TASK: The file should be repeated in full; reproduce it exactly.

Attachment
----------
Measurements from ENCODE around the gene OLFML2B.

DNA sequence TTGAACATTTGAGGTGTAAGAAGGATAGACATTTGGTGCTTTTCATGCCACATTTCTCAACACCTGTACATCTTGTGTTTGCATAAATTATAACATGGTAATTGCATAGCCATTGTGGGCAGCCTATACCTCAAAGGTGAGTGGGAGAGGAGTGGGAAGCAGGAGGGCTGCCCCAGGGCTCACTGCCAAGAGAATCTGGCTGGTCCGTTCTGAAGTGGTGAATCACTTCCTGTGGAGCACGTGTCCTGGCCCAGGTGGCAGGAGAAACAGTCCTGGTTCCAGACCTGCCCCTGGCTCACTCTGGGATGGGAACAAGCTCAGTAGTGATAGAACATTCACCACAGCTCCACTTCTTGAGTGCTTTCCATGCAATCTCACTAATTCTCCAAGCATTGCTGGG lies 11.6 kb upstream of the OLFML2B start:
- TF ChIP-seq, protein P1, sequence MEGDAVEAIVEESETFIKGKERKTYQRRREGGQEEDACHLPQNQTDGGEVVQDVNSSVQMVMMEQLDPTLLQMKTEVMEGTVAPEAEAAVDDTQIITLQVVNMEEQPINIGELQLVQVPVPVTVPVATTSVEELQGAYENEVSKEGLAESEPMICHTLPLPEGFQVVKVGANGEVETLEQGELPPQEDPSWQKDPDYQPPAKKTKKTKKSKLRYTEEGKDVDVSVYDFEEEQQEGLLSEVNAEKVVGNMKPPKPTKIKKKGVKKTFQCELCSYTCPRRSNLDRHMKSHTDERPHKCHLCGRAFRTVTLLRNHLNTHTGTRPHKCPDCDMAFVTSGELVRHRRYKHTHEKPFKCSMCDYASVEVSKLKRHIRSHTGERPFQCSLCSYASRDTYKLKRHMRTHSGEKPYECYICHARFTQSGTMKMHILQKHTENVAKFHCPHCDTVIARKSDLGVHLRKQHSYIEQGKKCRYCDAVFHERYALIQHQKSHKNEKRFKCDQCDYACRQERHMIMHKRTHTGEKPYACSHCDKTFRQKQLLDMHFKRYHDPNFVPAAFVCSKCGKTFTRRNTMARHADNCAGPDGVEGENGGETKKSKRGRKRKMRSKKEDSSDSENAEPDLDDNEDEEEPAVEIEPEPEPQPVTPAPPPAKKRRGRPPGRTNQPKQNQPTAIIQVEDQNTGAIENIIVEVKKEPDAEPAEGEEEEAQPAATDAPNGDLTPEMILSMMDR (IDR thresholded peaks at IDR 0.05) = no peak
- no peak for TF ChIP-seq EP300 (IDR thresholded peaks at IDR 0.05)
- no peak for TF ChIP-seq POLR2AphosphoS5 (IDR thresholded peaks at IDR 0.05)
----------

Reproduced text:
Measurements from ENCODE around the gene OLFML2B.

DNA sequence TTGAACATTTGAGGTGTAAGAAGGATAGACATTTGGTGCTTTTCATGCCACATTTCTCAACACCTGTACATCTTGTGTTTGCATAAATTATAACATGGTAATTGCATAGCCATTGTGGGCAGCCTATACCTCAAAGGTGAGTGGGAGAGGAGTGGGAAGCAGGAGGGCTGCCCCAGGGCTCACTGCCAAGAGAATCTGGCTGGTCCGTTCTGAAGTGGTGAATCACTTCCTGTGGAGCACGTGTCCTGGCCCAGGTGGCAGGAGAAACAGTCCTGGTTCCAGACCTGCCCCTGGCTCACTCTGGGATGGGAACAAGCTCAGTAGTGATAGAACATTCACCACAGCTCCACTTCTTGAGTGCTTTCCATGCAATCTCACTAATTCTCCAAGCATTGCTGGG lies 11.6 kb upstream of the OLFML2B start:
- TF ChIP-seq, protein P1, sequence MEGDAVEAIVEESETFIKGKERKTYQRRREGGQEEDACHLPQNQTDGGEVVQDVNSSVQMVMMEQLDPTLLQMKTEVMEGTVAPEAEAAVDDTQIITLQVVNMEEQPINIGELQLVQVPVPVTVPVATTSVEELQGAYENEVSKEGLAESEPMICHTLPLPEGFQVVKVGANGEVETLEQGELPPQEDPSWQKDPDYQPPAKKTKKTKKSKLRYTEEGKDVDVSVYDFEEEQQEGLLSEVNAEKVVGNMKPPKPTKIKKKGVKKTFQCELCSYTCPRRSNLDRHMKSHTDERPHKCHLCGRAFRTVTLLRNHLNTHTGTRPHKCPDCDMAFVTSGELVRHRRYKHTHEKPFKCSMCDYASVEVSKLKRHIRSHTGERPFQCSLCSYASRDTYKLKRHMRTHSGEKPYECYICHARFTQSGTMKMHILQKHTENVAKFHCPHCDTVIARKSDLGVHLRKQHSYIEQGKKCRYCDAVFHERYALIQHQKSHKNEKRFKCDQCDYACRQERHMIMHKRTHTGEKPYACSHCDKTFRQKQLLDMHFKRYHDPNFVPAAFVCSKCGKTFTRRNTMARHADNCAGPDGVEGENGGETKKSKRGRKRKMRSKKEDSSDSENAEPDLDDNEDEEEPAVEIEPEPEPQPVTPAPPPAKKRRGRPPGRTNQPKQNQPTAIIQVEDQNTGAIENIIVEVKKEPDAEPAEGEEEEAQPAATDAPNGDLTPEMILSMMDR (IDR thresholded peaks at IDR 0.05) = no peak
- no peak for TF ChIP-seq EP300 (IDR thresholded peaks at IDR 0.05)
- no peak for TF ChIP-seq POLR2AphosphoS5 (IDR thresholded peaks at IDR 0.05)